The road to Copenhagen

Harper and Obama agree cap-and-trade is the way to go on cutting greenhouse-gas emissions

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by L. IAN MacDONALD
The Gazette, Sunday, November 29, 2009

It was always inevitable that if Barack Obama decided to attend the climate-change conference in Copenhagen, Stephen Harper would, too.

Harper was a holdout, as recently as last week, on the grounds that it was a ministerial-level meeting, and that he would attend only if Copenhagen were transformed into a heads-of-government conference.

Well, the presence of the president of the United States automatically elevates Copenhagen to the stature of a global summit.

It will also create something of a carbon footprint - with Air Force One, a Boeing 747, the biggest plane in the sky. Not to mention the backup plane, press plane and the transport planes for the presidential motorcade. The president's limo, known as the beast, is quite the gas guzzler itself.

Obama's going to be in the neighbourhood to collect his undeserved, or at least premature, Nobel Peace Prize in Oslo on Dec 10. (It's a white- tie event and, unlike at the White House, there will be no uninvited guests.)

Harper's going to be there because Obama's going to be there, which is reason enough in itself.

But there are plenty of other compelling reasons for Harper to attend, beginning with the imperative of knocking down the myth that he's a climate-change denier, while Obama is portrayed as saving the planet.

The fact is that in terms of targets for emissions reductions, if not results, Harper and Canada have a better story to tell than the United States.

To wit: Harper is proposing a 20-per-cent reduction in greenhouse-gas emissions from 2006 levels by 2020, and up to 80 per cent by 2050. In the near term from 2012, Obama is proposing a 17-per-cent reduction of GHG emissions.

Opposition leader Michael Ignatieff, in a policy speech at Laval University the other day, called for a return to the Kyoto target of reducing emissions to six per cent below 1990 levels by 2012. This is simply a reminder of Liberal failure on this file, for signing on to an unachievable target and seeing it increase by nearly 25 per cent instead. As Ignatieff himself famously declared during the 2006 Liberal leadership race: "We didn't get it done!"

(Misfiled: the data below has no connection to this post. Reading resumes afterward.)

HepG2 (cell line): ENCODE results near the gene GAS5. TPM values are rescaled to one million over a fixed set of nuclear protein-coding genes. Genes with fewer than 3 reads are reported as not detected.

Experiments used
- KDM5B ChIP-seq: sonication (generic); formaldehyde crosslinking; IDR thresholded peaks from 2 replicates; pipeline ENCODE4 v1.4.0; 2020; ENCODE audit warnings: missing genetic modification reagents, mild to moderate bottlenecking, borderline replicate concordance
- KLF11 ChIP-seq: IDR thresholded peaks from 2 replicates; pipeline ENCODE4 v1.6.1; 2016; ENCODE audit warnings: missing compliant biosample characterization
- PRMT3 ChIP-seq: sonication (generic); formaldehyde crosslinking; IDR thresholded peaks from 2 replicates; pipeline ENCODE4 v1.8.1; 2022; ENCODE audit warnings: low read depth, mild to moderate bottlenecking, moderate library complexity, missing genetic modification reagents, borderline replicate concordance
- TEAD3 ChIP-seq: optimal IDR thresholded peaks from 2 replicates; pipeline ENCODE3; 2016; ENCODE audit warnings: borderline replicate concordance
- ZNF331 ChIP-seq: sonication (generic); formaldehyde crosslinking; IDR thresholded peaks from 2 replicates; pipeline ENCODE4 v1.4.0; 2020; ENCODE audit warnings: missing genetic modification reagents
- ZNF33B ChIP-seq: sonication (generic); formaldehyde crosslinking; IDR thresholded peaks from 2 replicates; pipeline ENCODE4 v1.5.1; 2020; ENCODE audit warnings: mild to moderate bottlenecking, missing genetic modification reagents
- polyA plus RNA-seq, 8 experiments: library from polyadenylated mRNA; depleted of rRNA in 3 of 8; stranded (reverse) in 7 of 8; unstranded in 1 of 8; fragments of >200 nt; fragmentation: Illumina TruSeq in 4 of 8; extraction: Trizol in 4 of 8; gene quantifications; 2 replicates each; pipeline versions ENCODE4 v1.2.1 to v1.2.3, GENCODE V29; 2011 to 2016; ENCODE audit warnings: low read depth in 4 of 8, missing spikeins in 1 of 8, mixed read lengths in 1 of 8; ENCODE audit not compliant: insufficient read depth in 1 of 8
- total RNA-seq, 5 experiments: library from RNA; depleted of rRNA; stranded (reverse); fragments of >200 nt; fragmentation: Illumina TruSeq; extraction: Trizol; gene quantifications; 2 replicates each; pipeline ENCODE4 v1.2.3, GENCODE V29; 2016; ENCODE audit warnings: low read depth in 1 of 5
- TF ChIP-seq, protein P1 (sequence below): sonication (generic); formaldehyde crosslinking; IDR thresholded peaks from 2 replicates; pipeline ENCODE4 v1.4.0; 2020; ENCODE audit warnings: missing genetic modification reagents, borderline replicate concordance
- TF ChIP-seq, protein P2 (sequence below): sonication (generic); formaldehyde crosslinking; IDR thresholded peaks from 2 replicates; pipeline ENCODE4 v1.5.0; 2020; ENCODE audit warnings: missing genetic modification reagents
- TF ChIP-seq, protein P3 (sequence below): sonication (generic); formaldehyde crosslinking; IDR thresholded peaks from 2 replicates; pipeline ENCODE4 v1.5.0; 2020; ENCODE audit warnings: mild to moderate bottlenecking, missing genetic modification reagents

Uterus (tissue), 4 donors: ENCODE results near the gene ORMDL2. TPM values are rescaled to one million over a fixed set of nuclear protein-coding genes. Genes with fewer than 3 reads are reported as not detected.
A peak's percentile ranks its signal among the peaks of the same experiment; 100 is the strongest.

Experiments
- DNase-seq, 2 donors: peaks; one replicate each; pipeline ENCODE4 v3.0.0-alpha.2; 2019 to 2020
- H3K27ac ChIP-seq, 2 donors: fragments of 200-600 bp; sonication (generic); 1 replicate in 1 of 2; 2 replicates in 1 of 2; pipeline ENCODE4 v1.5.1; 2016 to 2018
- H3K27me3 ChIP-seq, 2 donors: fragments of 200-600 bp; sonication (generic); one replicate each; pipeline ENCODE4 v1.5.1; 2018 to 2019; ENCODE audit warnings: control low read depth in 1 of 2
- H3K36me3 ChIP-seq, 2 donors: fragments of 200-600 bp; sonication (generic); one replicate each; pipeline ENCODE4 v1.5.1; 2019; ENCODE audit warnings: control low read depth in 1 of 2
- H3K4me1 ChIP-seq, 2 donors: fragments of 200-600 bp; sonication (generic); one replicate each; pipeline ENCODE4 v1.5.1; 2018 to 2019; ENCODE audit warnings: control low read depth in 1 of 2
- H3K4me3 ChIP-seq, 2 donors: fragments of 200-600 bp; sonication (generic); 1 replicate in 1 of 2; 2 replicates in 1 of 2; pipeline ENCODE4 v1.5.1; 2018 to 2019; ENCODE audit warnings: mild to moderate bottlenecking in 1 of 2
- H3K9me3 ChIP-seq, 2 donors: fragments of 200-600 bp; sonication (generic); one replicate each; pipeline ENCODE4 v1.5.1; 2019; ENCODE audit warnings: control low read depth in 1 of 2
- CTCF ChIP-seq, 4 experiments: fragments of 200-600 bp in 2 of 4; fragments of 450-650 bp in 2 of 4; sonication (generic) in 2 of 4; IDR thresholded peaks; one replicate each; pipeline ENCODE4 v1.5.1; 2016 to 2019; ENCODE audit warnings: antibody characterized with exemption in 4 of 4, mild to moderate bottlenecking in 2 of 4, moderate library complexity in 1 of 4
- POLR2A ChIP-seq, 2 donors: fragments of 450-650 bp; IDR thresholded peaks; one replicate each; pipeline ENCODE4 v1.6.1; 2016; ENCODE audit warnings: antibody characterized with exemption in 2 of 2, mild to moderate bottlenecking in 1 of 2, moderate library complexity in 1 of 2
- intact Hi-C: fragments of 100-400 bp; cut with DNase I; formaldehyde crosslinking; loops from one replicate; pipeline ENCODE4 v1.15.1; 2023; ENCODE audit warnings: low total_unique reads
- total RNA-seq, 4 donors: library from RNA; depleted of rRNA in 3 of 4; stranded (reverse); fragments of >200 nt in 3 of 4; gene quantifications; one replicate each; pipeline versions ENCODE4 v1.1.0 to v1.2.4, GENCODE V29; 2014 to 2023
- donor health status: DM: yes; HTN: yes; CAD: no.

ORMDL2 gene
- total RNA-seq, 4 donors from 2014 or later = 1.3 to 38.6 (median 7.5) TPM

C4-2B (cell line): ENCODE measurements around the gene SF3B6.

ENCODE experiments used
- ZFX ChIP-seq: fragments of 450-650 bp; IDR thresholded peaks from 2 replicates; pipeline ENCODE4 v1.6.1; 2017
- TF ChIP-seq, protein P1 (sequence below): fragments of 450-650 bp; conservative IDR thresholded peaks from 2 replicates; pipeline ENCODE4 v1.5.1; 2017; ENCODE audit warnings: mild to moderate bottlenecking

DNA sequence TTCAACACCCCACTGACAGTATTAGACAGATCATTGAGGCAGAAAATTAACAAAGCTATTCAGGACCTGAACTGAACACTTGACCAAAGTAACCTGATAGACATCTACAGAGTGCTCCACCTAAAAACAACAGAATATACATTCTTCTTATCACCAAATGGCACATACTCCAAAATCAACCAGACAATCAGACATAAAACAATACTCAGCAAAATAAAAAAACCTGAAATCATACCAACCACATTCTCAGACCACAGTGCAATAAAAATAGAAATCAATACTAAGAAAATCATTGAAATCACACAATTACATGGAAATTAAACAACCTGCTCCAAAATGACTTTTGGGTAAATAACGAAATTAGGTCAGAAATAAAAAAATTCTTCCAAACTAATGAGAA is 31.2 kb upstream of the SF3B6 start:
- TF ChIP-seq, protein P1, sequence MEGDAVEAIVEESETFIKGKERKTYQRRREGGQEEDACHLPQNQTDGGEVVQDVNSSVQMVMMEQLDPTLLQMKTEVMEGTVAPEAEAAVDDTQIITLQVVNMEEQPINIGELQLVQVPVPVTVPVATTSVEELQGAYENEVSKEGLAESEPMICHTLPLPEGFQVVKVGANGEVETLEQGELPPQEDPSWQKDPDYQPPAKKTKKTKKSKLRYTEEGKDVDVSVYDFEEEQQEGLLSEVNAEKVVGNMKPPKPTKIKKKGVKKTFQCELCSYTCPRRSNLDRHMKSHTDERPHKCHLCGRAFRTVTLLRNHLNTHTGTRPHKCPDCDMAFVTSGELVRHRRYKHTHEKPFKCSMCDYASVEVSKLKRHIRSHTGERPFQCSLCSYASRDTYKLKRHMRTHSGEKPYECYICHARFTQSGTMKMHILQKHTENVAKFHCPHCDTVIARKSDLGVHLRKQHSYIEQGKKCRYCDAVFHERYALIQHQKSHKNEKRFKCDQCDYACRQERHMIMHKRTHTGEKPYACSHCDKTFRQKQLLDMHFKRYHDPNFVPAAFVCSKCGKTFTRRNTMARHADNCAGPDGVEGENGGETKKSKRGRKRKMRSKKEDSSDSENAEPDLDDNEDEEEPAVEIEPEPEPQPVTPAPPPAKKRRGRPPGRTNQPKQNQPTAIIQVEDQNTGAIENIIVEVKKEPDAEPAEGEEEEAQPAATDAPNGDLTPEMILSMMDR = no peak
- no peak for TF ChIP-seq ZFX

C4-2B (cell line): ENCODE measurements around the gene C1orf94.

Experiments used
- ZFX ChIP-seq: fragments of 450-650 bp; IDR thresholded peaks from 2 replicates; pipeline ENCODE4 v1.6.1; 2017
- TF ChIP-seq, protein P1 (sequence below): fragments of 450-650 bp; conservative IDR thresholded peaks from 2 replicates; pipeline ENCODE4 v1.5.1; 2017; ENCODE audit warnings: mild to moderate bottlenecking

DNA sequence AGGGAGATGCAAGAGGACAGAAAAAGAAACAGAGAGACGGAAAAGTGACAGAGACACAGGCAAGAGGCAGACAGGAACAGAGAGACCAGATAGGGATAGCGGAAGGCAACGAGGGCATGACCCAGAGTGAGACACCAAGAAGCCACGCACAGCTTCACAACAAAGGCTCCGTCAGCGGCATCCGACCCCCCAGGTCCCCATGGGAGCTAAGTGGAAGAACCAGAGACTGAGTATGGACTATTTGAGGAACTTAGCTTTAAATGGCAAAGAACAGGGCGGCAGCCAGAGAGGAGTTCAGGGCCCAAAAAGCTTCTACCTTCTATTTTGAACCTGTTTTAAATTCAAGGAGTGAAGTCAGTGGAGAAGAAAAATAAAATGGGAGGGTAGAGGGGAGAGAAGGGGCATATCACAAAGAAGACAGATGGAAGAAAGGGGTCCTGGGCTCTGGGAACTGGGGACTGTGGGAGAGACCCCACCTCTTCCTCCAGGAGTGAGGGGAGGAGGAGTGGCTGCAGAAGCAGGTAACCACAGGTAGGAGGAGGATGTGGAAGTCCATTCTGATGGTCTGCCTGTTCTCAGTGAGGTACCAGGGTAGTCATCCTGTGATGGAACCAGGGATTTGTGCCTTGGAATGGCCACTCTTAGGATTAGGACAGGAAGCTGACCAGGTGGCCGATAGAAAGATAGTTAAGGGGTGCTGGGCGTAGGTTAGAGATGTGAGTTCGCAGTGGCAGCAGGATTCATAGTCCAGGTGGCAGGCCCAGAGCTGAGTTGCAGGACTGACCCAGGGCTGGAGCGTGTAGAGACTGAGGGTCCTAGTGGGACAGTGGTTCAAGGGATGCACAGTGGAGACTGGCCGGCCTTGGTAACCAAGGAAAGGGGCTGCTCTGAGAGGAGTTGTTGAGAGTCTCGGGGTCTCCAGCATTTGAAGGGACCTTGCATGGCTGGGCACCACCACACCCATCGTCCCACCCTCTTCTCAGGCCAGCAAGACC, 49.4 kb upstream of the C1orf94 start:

But Ignatieff and Harper are agreed that a cap-and- trade regime is the way to go. And Harper is on the same page as Obama, in that that is where this is going in the U.S. in terms of an emissions-reductions regime. With an integrated North American economy, a level playing field is essential.

Cap and trade will allow industries that exceed permissible emissions levels to purchase credits from companies that exceed reduction targets.

Some Canadian industries have a surprisingly good story to tell. The hard-pressed forestry industry, for instance, has exceeded the ambitious Kyoto targets by a factor of seven - forestry is 44 per cent below the 1990 emissions levels. And forestry companies stand to make windfall profits from cap and trade, a deserved reward for transforming the industry from an environmental laggard to a world leader.

Obama is stepping up and playing a role of moral leadership on climate change. What he's taking to Copenhagen as the American proposal is essentially the bill that narrowly cleared the U.S. House. It is far from clear that Obama will return from Copenhagen with the votes to pass it in the Senate, where Kyoto died on the watch of Bill Clinton and Al Gore.

Harper, on the other hand, will have no problem getting a cap-and-trade regime through the House, and he should have a bill in his pocket by the time he chairs the G8 and G20 in Muskoka and Toronto next June, so he can show the world some positive results on what he has called "the most important issue of our time."

Not that he'll get any credit from the environmental activists, who would rather shout at the rain than achieve results. "Bordering on criminal" is how the Sierra Club put its allegation that the PM has neglected the issue.

I've been to this movie. In 1992, all the environmental interest groups were invited to the Langevin Block for their advice on a speech setting the Canadian agenda for the Rio Earth Summit.

Unanimously, they urged the prime minister, Brian Mulroney, to publicly denounce his friend, the first George Bush, for inaction on climate change and refusal to sign the bio-diversity accord.

"You guys have got be kidding," I said.

They weren't. Neither did they have a single positive thing to say about an environmental record that included the Montreal Accord on ozone depletion, the acid rain accord with the Bush administration, the creation of six new national parks, and Canada's leadership at Rio in being the first industrial nation to sign both the atmospheric and bio-diversity agreements.

Nearly 15 years later, Mulroney was named the greenest PM in Canadian history. The lesson for Harper: Ignore the critics, do the right thing, and history, as well as your own grandchildren, will thank you for it.

 
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